Uruguayan Air Force

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Uruguayan Air Force
Fuerza Aérea Uruguaya
Uruguayan Air Force wings.svg
Badge of the Uruguayan Air Force
Founded4 December 1953; 67 years ago (1953-12-04)
Country Uruguay
TypeAir force
RoleAerial warfare
Size2,148 servicemen
Part ofUruguayan Armed Forces
Motto(s)Spanish: La aviación, vanguardia de la Patria
"Aviation, vanguard of the Homeland"
MarchFAU March
Mascot(s)Southern lapwing
Anniversaries17 March (Air Force Day)
10 August (Day of the Martyrs of Military Aviation)
Equipment89 aircraft
Websitewww.fau.mil.uy Edit this at Wikidata
Commander-in-Chief of the Air ForceAir Force General Alberto Zanelli
National Director of Civil Aviation and Aviation InfrastructureBrigadier General Antonio Alarcón
Commander of Air Command OperationsBrigadier General Ismael Alonzo
Commander of Air Command StaffBrigadier General Luis Pepelescov
Chief of General StaffBrigadier General Hugo Marenco
Commander of Air Logistics CommandBrigadier General José Visconti
RoundelRoundel of Uruguay.svg
Fin flashFlag of Artigas.svg
Aircraft flown
AttackA-37 Dragonfly
HelicopterAS365 Dauphin, UH-1 Iroquois, Bell 212
PatrolC-212 MPA
ReconnaissanceCessna 206
TrainerSF.260, PC-7 Turbo Trainer, Beechcraft Baron, PA-18 Super Cub
TransportC-212 Aviocar, C-130 Hercules, EMB-110 Bandeirante, EMB-120 Brasilia

The Uruguayan Air Force (Spanish: Fuerza Aérea Uruguaya, abbreviated FAU) is the air branch of the Uruguayan Armed Forces. Initially part of the National Army, the current FAU was formed as an independent branch on December 4, 1953.

The FAU is in charge of exercising the sovereignty of the Uruguayan air space, defending the independence and peace of the Republic, the integrity of its territory, its constitution, its laws and also making the necessary logistical support in natural disasters that the country may suffer, always acting under the command of the President of the Republic, according to the Minister of National Defense.[1]


20th century[edit]

Military aviation in Uruguay was born on 17 March 1913 when the Military Aviation Academy (Escuela de Aviación Militar) was formed at a small airport 50 km from Montevideo. The first aircraft were a Farman Longhorn biplane and a Blériot XI monoplane. As with many other Latin American countries, flight instruction was initially performed by a European (in this case French) instructor. Ten army officers formed the select group chosen to be the first Uruguayan military aviators.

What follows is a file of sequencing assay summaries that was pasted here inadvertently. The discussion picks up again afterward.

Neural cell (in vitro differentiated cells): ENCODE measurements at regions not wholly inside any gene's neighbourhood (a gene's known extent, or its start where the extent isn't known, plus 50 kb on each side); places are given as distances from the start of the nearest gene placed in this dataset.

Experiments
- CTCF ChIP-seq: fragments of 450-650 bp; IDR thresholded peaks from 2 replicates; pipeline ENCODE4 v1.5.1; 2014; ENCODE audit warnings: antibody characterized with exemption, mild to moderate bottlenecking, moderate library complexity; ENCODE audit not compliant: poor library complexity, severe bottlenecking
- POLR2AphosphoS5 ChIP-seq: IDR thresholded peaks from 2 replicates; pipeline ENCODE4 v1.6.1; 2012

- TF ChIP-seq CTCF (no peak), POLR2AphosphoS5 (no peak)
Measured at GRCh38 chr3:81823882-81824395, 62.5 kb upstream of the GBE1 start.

Among them were Cpt Juan Manuel Boiso Lanza and Lt. Cesáreo L. Berisso. Boiso Lanza was the first fatality of the FAU, dying in a plane crash on 10 August 1918; he later became the namesake of Cpt Boiso Lanza Air Base in Montevideo, the current FAU headquarters. Berisso became the first commander of the Air Force flight school and was later the namesake of Gen. Cesáreo Berisso Air Base in Carrasco, the headquarters of Air Brigade I.

Along with two other young officers, Adhemar Saenz Lacueva and Esteban Cristi, they gained their military aviator rating in Argentina and Chile and formed the Military Aeronautical School on 20 November 1916. This school was the only military aviation facility in Uruguay until 1935. Several European aircraft types were used in fairly large numbers during the twenties, among them sixteen Avro 504Ks, thirteen Breguet 14s, five Castaibert 913-IVs, twenty-eight Nieuport 27s. These pioneering years saw many air routes opened and an overall increase in the awareness of the military potential of this nascent force.

Military Aeronautics division[edit]

In 1935 the Military School of Aeronautics was transformed into a weapon dependent on the National Army, new units, air bases were created and it was named as Military Aeronautics.

The aircraft that were used during this period were Potez 25, A.2 TOE, Spad 13C.1, de Havilland DH.82 Tiger Moth and IMAM Ro.37 . In the following decade, until the year 1948, aircraft such as the Potez 25 remained in service, as did the de Havilland DH.82 Tiger Moth, which flew until 1949.